389825 Understanding of Polymers in Confined Thin Films and Bulk Membranes: Fluorescence Based Approach
My research interest is to develop core understanding of material properties of functional polymers in thin film and bulk membrane format using fluorescence and other complementary surface characterization techniques (spectroscopic ellipsometry, quartz crystal microbalance, neutron reflectometry).
Bulk membranes have potential applications in bioseparation, water purification, fuel cell applications and so on. Virus filtration membranes work based on size exclusion mechanism and are used to remove viral contaminants during the processing and commercial production of therapeutic proteins. The biggest challenge in these processes is lack of sufficient understanding of virus retention mechanism. This knowledge is pivotal to understand the trends in flux and log reduction values (LRVs) of virus filtration membranes with increased volumetric throughput. The application of fluorescence confocal microscope to visualize the virus retention zones along the thickness of the membranes is a very exciting and new concept. This has been taken one step forward by adopting a multiple dye approach to track model bacteriophage retained inside virus filtration membranes (DV20, Vireolsve pro and Viresolve NFP) at different stages of membrane operations with intermittent pressure releases (Post-doc at ChE, Penn State, PI: Prof. Andrew Zydney). Fluorescence based techniques offer unique opportunities to distinguish between virus captured before and after process interruptions. This, in turn, gives interesting insights about the effect of pore structure and morphology on virus retention.
Fluorescence, when used in conjunction with other surface characterization techniques, provides a powerful platform to characterize transport properties and mobility of polymer and water in bulk polymer membranes as well as thin films. Bulk free-standing and confined supported systems behave very differently at hydrated state in terms of material properties. When the film thickness approaches to several tens of nanometers, the optical, mechanical and transport properties are dominantly controlled by the interfaces. The mobility of the polymer chains is constrained due to severe confinement effect. Although a great deal of work has been done so far to explore the material properties of ionomers in bulk membranes, the mobility, hydration and transport properties of functional ionomers in nm-thick films are relatively unexplored. The challenges in characterizing thin films start when the conventional bulk characterization techniques fail to predict the nanoscale changes in materials properties. Fluorescence based techniques can overcome many of these issues. Fluorescent probes sensitive to local viscosity and proton concentration were incorporated into ionomer thin films and membranes and the changes in fluorescence properties of the dyes as a function of film thickness and hydration were studied (Post-doc at MatSE, Penn State, PI: Prof. Michael Hickner). The changes in fluorescence offered valuable insight into stiffness and proton mobility of hydrated bulk and confined systems. The work clearly demonstrated the differences between confined and bulk systems. The study has prime importance in nanoscale understanding and advanced level designing of polymer-catalyst interface in fuel cells.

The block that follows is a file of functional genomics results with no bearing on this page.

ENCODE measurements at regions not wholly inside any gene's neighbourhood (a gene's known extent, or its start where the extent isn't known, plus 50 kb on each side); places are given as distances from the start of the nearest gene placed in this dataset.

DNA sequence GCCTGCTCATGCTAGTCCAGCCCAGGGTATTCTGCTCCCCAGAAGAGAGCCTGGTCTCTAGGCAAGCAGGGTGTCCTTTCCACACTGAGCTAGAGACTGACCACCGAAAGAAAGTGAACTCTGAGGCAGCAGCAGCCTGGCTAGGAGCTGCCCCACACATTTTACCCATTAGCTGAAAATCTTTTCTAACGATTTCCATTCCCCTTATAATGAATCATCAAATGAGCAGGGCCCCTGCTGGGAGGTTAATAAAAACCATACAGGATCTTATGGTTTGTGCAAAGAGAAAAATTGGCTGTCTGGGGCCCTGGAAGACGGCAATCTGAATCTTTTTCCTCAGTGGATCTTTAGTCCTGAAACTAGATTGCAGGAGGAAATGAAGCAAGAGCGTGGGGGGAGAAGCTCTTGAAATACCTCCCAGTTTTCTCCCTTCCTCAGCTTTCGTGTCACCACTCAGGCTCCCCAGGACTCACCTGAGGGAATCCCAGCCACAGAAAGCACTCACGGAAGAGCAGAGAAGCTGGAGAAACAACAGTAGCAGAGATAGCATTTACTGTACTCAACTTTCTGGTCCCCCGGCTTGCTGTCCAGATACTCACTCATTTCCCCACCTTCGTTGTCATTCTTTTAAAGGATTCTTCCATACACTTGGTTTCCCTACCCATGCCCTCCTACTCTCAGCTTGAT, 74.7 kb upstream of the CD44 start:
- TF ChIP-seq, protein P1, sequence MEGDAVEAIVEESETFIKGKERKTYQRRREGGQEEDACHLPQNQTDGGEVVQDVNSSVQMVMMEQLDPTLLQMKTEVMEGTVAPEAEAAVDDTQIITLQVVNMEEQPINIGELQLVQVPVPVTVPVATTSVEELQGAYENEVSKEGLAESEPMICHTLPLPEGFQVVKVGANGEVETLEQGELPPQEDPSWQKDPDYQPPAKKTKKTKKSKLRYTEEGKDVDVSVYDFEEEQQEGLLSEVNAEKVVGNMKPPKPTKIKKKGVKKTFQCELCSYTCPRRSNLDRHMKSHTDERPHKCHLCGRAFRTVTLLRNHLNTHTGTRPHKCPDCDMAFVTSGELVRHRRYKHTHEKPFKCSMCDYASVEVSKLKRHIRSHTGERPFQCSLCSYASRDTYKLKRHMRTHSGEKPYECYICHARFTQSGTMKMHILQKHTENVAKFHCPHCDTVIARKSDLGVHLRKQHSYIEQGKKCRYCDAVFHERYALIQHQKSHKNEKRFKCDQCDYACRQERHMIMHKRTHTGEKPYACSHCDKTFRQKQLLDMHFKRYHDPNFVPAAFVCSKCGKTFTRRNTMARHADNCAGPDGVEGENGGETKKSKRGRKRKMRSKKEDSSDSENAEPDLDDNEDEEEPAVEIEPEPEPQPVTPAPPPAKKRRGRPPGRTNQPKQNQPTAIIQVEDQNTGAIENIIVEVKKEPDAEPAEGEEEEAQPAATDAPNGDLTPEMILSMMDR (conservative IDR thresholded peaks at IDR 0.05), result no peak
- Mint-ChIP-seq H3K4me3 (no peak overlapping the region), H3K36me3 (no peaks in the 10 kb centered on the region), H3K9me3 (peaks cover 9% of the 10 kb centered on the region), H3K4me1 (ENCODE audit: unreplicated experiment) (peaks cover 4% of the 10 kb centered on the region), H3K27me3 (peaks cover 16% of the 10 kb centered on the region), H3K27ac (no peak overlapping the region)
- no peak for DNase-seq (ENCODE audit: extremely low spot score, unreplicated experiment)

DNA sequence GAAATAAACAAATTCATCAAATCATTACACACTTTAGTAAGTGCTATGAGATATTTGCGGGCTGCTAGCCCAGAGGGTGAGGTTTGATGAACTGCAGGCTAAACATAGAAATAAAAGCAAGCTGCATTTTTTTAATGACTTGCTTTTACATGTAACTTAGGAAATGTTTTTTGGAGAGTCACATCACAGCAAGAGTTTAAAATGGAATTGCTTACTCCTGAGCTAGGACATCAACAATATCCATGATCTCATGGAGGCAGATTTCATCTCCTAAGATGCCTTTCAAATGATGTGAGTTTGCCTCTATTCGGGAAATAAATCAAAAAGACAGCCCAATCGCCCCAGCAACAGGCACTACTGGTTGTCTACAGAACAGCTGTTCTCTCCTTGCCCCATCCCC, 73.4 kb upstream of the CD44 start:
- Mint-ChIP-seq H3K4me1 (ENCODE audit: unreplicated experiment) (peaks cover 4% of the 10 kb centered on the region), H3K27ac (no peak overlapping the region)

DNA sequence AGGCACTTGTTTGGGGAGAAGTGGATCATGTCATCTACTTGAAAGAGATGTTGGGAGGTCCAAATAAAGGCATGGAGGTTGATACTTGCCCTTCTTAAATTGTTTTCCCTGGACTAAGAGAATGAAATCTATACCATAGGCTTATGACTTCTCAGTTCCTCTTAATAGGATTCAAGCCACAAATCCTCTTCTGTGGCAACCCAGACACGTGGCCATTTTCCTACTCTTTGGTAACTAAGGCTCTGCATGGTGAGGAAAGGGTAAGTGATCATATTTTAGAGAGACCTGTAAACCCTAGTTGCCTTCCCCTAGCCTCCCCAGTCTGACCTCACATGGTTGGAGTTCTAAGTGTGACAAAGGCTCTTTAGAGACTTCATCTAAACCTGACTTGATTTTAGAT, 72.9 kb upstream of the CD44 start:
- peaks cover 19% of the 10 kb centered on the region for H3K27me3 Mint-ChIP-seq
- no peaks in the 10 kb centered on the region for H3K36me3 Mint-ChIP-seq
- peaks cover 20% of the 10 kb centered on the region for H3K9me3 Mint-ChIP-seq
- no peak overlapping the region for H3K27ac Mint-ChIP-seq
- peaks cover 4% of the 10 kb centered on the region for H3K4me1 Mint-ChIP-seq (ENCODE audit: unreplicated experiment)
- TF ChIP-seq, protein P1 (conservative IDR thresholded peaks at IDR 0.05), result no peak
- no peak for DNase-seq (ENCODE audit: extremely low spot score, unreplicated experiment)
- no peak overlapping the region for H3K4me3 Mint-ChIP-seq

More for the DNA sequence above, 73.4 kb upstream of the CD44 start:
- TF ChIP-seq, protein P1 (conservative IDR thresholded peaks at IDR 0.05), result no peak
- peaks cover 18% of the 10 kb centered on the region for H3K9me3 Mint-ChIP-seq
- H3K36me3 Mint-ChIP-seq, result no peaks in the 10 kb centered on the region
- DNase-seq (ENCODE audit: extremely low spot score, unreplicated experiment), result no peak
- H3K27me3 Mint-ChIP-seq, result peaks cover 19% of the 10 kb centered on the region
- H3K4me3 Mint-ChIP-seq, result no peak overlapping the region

In addition, fluorescent p-conjugated oligoelectrolytes were synthesized and characterized in solution and solid state utilizing their light-harvesting properties. This was a part of my PhD work. Layer-by-layer self-assembled thin films of fluorescent oligoelectrolytes were investigated to develop fluorescence based bioassay platforms.
The multi-disciplinary work experience enabled me to innovate effective techniques to understand functional materials more deeply for a range of applications. As a future faculty, I would like to perform independent as well as collaborative research focusing on structure-property relationships and material development for (1) energy applications and (2) chemobiosensing. The application of fluorescence based techniques in fuel cell research is quite new, has already started offering interesting insights and has a lot of scope of work. An array of confined and bulk ionomeric systems will be probed using fluorescent functional sensory molecules and water-polymer-substrate interaction will be further explored. Other surface characterization techniques can help to validate the hypothesis from fluorescence based analysis and strengthen the arguments about unknown scenerios in confined systems. This will solve a lot of mysteries hidden inside these geometries. Techniques will be developed to probe zone-specific density, water/proton transport and mobility. This will be of specific interest and the knowledge earned from materials studies will be employed to develop new materials with desired hydration and transport properties. The study will be extended to light harvesting molecules in confined systems with varied geometry and microenvironment. Typical light induced energy and charge transfer phenomena will be tuned for better and cheaper solid state biodetection platforms with improved sensitivity and selectivity.